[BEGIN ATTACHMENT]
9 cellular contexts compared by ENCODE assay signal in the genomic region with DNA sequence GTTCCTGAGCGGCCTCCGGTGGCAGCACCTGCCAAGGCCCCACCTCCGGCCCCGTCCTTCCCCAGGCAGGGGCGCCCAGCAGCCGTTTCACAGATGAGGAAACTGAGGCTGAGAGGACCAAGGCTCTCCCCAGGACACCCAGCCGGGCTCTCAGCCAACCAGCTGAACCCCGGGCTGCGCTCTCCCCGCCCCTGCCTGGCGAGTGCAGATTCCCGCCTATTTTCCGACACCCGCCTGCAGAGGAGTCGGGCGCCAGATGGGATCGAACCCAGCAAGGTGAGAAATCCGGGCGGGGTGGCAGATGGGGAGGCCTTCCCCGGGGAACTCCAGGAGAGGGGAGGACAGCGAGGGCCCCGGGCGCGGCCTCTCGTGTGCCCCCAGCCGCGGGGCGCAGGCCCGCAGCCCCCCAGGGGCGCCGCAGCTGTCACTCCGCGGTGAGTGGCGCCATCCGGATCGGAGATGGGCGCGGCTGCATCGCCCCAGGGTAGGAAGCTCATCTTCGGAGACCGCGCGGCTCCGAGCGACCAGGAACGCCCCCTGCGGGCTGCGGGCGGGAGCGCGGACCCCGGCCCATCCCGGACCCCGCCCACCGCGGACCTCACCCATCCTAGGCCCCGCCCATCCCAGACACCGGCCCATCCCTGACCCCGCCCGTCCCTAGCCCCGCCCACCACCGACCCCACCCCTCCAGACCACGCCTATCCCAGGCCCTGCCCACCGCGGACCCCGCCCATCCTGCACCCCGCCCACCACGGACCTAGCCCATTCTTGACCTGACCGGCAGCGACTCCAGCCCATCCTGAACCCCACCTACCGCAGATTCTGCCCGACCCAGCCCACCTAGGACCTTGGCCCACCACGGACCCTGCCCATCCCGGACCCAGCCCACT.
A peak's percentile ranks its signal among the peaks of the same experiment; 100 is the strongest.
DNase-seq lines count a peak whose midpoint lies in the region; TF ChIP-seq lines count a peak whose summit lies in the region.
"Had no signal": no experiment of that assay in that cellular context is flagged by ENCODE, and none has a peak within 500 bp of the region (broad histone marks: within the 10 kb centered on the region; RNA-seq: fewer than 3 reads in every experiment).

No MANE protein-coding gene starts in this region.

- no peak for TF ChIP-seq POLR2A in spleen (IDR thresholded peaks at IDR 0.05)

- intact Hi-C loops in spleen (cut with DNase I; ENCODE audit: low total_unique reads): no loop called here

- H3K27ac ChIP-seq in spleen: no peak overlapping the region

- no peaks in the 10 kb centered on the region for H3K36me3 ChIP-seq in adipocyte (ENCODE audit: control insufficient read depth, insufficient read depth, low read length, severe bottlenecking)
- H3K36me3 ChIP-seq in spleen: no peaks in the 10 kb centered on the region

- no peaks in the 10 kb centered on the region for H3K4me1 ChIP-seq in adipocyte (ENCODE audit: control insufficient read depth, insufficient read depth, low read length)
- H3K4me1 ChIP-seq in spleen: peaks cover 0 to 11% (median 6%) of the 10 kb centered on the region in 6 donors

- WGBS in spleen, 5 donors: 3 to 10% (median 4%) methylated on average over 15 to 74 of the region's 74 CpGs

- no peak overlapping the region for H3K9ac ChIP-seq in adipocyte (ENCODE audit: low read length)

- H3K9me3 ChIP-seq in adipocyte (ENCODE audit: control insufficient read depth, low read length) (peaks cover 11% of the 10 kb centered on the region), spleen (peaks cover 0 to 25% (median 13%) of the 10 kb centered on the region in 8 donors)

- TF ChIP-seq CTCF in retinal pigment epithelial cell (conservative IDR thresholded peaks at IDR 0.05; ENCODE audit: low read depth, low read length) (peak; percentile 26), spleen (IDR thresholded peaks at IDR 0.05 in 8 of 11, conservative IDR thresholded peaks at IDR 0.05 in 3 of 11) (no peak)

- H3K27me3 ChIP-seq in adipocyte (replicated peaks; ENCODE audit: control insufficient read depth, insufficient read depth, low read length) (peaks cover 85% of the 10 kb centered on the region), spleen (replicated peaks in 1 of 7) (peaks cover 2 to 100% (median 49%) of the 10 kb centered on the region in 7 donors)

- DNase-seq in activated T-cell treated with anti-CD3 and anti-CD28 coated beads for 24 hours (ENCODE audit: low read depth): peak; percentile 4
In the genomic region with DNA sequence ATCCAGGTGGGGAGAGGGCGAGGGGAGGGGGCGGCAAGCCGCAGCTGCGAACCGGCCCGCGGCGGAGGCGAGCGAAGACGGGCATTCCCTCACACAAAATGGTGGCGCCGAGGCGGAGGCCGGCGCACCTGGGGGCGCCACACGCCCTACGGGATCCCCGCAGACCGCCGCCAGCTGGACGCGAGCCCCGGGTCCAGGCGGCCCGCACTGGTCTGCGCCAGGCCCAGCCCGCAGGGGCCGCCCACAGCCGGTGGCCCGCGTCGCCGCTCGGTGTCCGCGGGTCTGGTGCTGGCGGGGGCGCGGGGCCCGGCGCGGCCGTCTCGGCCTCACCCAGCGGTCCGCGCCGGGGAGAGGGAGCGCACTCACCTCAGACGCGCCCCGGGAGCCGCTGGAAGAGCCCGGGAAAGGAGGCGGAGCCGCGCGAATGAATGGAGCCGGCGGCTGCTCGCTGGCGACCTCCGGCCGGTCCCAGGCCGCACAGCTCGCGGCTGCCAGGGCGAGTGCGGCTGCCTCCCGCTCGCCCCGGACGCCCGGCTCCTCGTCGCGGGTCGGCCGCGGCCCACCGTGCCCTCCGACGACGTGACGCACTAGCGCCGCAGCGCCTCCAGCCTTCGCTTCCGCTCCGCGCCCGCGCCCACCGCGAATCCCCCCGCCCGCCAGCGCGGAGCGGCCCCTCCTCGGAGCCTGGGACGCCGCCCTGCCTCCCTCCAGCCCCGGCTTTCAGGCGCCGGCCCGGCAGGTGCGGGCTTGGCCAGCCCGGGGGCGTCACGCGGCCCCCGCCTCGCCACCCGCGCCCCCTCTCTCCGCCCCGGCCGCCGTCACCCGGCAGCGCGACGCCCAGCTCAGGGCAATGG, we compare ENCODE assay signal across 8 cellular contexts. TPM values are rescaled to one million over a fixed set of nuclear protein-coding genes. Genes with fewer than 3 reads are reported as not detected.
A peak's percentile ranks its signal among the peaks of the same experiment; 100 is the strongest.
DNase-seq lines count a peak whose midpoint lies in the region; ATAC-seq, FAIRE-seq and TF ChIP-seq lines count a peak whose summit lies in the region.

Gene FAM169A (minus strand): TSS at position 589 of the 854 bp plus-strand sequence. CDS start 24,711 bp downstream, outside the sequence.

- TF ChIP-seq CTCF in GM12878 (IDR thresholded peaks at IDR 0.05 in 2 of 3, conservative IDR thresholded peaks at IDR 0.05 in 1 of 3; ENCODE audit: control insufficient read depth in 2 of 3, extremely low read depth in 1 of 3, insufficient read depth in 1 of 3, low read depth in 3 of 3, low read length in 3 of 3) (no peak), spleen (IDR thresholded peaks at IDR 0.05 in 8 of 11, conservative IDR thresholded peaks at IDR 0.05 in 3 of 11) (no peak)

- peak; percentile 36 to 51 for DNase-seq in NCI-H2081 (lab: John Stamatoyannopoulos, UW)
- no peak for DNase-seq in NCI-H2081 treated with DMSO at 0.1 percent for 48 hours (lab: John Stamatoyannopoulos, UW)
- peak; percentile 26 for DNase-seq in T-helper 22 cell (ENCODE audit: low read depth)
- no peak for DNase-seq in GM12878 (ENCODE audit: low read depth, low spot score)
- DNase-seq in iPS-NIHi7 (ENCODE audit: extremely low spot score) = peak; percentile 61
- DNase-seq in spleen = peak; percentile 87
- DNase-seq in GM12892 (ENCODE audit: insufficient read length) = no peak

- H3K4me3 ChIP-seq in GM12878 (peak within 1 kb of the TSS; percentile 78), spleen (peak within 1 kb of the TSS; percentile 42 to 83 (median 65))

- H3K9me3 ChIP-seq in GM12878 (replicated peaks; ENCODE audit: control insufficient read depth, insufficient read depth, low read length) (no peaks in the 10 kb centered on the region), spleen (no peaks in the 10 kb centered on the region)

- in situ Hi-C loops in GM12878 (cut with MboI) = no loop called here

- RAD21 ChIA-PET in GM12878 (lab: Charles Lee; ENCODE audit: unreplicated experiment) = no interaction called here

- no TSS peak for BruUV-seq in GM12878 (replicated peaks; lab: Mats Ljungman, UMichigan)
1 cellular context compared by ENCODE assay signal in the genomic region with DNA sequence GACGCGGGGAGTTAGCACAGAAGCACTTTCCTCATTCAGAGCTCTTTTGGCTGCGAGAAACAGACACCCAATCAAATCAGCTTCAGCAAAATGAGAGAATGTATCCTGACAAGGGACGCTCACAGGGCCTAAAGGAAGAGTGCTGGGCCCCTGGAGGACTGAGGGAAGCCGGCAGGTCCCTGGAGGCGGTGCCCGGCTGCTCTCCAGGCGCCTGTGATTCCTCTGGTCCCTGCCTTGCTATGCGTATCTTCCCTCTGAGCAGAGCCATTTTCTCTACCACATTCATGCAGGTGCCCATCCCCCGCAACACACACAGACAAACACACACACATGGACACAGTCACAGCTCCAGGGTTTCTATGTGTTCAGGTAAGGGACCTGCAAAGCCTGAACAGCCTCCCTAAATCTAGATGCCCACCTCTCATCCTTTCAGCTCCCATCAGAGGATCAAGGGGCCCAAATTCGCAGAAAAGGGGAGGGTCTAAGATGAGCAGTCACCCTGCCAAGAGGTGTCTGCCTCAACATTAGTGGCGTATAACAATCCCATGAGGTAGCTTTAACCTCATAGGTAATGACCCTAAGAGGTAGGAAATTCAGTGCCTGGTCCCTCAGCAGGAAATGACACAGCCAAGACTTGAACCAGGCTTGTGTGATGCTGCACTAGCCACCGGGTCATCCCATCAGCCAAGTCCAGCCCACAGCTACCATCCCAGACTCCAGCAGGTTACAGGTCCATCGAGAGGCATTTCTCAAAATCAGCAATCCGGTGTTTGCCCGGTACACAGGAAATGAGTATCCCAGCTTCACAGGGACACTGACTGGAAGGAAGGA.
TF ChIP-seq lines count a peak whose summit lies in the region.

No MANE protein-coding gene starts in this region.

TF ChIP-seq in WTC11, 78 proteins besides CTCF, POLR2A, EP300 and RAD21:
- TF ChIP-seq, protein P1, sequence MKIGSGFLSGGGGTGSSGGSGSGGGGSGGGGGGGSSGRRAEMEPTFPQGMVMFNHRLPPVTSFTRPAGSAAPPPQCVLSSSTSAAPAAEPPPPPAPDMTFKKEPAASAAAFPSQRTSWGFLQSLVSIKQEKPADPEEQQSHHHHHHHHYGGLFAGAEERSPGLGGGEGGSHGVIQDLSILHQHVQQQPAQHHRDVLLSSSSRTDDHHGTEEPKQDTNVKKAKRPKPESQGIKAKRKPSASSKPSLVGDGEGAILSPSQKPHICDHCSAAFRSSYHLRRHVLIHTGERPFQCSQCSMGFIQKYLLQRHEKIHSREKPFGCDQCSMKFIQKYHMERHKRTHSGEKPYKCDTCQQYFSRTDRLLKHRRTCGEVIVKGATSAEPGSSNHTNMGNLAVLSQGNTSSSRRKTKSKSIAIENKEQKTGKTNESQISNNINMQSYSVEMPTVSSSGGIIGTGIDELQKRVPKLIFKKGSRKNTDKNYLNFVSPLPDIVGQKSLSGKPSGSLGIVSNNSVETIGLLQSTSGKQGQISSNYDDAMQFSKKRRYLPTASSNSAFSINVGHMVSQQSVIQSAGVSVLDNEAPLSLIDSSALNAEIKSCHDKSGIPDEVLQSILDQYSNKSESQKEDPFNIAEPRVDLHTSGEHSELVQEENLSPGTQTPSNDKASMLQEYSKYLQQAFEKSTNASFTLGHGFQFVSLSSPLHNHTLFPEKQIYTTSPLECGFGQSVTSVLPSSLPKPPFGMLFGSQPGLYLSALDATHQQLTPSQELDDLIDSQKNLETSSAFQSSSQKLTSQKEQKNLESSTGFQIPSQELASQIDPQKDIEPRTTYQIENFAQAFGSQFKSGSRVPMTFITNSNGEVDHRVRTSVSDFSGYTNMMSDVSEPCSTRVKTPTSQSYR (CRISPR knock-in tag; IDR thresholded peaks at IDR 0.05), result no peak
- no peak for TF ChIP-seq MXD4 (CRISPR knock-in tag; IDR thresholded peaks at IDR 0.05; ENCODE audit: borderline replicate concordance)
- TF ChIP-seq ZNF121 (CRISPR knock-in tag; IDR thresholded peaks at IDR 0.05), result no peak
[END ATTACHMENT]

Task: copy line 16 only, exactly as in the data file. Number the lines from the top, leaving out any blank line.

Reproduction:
- TF ChIP-seq CTCF in retinal pigment epithelial cell (conservative IDR thresholded peaks at IDR 0.05; ENCODE audit: low read depth, low read length) (peak; percentile 26), spleen (IDR thresholded peaks at IDR 0.05 in 8 of 11, conservative IDR thresholded peaks at IDR 0.05 in 3 of 11) (no peak)